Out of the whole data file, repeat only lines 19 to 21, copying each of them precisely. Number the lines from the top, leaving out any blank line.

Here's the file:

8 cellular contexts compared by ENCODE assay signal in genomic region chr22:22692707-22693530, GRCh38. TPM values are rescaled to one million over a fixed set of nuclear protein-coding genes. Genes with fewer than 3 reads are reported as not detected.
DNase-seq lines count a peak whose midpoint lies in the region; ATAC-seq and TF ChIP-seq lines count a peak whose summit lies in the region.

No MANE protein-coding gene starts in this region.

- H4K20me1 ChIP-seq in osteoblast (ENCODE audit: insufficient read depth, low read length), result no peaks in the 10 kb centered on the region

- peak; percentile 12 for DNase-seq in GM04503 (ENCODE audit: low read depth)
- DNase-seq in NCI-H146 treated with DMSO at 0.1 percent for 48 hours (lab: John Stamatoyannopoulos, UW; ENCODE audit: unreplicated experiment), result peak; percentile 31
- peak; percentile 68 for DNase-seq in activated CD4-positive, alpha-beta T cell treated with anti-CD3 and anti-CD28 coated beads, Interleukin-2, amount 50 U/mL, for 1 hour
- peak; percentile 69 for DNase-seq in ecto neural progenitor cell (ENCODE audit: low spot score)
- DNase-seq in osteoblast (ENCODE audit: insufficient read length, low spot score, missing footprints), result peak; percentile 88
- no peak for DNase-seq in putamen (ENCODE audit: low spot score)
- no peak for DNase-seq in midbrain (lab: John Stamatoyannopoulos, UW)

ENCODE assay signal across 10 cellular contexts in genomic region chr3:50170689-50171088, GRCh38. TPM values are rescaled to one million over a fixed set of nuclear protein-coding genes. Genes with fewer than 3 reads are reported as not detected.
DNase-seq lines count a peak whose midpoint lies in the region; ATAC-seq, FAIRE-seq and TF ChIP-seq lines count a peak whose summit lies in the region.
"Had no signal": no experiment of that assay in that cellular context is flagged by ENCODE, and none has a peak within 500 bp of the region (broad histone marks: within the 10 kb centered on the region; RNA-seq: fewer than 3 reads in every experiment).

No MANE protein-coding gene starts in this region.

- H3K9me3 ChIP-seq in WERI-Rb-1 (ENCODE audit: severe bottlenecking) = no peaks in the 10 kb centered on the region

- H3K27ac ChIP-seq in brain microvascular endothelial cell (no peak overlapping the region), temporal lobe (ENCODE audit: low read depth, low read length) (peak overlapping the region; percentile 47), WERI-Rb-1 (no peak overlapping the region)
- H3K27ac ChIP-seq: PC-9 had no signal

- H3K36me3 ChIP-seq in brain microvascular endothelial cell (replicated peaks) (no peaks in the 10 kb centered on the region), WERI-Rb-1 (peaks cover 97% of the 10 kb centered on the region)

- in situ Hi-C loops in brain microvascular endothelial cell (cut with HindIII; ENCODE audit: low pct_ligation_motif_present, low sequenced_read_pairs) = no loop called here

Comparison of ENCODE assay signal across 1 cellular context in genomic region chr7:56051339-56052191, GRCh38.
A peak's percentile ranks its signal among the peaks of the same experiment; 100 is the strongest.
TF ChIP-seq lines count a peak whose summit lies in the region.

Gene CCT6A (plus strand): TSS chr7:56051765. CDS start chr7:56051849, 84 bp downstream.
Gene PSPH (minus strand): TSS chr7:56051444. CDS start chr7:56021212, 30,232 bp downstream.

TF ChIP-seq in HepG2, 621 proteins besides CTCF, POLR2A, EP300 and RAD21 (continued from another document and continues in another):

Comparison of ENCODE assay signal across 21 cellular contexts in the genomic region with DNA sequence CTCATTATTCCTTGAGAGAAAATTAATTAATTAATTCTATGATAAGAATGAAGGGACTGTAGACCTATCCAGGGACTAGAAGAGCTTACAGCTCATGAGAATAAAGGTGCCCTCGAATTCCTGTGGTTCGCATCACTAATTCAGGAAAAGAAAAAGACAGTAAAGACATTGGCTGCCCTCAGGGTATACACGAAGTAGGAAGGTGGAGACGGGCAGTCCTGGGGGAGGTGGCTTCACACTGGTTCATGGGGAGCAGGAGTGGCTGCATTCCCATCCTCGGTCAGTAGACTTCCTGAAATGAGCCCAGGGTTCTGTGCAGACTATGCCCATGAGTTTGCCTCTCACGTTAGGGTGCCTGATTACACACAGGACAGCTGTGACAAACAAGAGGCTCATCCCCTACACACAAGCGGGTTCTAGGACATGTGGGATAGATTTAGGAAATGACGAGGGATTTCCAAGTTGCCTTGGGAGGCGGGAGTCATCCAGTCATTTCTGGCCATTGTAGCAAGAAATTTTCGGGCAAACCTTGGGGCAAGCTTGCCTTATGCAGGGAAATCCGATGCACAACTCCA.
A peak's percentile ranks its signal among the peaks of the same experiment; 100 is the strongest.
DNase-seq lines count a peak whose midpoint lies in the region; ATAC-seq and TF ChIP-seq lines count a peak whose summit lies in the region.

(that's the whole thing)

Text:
- H3K36me3 ChIP-seq in brain microvascular endothelial cell (replicated peaks) (no peaks in the 10 kb centered on the region), WERI-Rb-1 (peaks cover 97% of the 10 kb centered on the region)

- in situ Hi-C loops in brain microvascular endothelial cell (cut with HindIII; ENCODE audit: low pct_ligation_motif_present, low sequenced_read_pairs) = no loop called here

Comparison of ENCODE assay signal across 1 cellular context in genomic region chr7:56051339-56052191, GRCh38.